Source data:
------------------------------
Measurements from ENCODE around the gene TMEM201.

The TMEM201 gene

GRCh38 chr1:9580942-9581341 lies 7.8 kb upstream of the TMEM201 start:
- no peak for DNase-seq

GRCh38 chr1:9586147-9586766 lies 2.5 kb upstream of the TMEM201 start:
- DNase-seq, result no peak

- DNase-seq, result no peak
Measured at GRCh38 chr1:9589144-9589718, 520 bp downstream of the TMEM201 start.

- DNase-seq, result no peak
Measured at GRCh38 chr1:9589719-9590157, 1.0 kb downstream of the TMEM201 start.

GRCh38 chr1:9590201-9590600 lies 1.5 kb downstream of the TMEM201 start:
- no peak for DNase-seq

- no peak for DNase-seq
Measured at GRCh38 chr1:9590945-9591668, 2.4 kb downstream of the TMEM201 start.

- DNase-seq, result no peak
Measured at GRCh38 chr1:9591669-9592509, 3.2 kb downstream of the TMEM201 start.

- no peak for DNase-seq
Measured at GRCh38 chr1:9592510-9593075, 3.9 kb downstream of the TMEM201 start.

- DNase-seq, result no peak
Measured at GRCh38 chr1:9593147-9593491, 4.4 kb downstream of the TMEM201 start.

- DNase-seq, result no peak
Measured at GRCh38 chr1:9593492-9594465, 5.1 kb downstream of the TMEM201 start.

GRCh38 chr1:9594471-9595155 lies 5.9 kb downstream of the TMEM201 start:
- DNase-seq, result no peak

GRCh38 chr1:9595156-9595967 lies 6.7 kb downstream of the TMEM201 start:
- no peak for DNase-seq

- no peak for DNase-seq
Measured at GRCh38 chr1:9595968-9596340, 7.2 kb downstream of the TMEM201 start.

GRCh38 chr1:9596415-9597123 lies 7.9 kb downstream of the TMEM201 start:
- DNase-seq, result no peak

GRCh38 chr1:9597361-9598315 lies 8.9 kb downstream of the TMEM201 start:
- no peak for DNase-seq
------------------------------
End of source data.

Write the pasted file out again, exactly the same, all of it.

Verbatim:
Measurements from ENCODE around the gene TMEM201.

The TMEM201 gene

GRCh38 chr1:9580942-9581341 lies 7.8 kb upstream of the TMEM201 start:
- no peak for DNase-seq

GRCh38 chr1:9586147-9586766 lies 2.5 kb upstream of the TMEM201 start:
- DNase-seq, result no peak

- DNase-seq, result no peak
Measured at GRCh38 chr1:9589144-9589718, 520 bp downstream of the TMEM201 start.

- DNase-seq, result no peak
Measured at GRCh38 chr1:9589719-9590157, 1.0 kb downstream of the TMEM201 start.

GRCh38 chr1:9590201-9590600 lies 1.5 kb downstream of the TMEM201 start:
- no peak for DNase-seq

- no peak for DNase-seq
Measured at GRCh38 chr1:9590945-9591668, 2.4 kb downstream of the TMEM201 start.

- DNase-seq, result no peak
Measured at GRCh38 chr1:9591669-9592509, 3.2 kb downstream of the TMEM201 start.

- no peak for DNase-seq
Measured at GRCh38 chr1:9592510-9593075, 3.9 kb downstream of the TMEM201 start.

- DNase-seq, result no peak
Measured at GRCh38 chr1:9593147-9593491, 4.4 kb downstream of the TMEM201 start.

- DNase-seq, result no peak
Measured at GRCh38 chr1:9593492-9594465, 5.1 kb downstream of the TMEM201 start.

GRCh38 chr1:9594471-9595155 lies 5.9 kb downstream of the TMEM201 start:
- DNase-seq, result no peak

GRCh38 chr1:9595156-9595967 lies 6.7 kb downstream of the TMEM201 start:
- no peak for DNase-seq

- no peak for DNase-seq
Measured at GRCh38 chr1:9595968-9596340, 7.2 kb downstream of the TMEM201 start.

GRCh38 chr1:9596415-9597123 lies 7.9 kb downstream of the TMEM201 start:
- DNase-seq, result no peak

GRCh38 chr1:9597361-9598315 lies 8.9 kb downstream of the TMEM201 start:
- no peak for DNase-seq